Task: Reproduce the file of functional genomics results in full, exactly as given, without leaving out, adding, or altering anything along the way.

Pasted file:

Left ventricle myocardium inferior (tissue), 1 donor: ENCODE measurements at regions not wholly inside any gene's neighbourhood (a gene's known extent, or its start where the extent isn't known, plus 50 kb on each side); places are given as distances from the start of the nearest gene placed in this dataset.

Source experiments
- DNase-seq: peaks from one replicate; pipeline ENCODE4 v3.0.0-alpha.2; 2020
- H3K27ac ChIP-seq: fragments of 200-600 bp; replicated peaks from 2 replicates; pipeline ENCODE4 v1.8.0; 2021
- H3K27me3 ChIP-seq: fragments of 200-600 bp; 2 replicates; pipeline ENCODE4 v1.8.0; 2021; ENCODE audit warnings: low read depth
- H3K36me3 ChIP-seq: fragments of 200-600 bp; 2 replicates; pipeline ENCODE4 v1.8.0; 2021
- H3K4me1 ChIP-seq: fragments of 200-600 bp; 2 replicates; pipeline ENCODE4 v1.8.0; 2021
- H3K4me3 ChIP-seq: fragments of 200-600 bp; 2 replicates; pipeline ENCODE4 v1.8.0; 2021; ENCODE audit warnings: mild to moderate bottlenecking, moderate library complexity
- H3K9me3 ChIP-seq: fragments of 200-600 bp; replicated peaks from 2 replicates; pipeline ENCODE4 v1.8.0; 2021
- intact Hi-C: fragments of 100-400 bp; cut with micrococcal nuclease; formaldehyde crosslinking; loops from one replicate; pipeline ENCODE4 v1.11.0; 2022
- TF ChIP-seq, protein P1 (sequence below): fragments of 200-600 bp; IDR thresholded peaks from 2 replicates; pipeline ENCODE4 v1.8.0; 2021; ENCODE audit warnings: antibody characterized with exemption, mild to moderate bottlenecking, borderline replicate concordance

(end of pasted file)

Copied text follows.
Left ventricle myocardium inferior (tissue), 1 donor: ENCODE measurements at regions not wholly inside any gene's neighbourhood (a gene's known extent, or its start where the extent isn't known, plus 50 kb on each side); places are given as distances from the start of the nearest gene placed in this dataset.

Source experiments
- DNase-seq: peaks from one replicate; pipeline ENCODE4 v3.0.0-alpha.2; 2020
- H3K27ac ChIP-seq: fragments of 200-600 bp; replicated peaks from 2 replicates; pipeline ENCODE4 v1.8.0; 2021
- H3K27me3 ChIP-seq: fragments of 200-600 bp; 2 replicates; pipeline ENCODE4 v1.8.0; 2021; ENCODE audit warnings: low read depth
- H3K36me3 ChIP-seq: fragments of 200-600 bp; 2 replicates; pipeline ENCODE4 v1.8.0; 2021
- H3K4me1 ChIP-seq: fragments of 200-600 bp; 2 replicates; pipeline ENCODE4 v1.8.0; 2021
- H3K4me3 ChIP-seq: fragments of 200-600 bp; 2 replicates; pipeline ENCODE4 v1.8.0; 2021; ENCODE audit warnings: mild to moderate bottlenecking, moderate library complexity
- H3K9me3 ChIP-seq: fragments of 200-600 bp; replicated peaks from 2 replicates; pipeline ENCODE4 v1.8.0; 2021
- intact Hi-C: fragments of 100-400 bp; cut with micrococcal nuclease; formaldehyde crosslinking; loops from one replicate; pipeline ENCODE4 v1.11.0; 2022
- TF ChIP-seq, protein P1 (sequence below): fragments of 200-600 bp; IDR thresholded peaks from 2 replicates; pipeline ENCODE4 v1.8.0; 2021; ENCODE audit warnings: antibody characterized with exemption, mild to moderate bottlenecking, borderline replicate concordance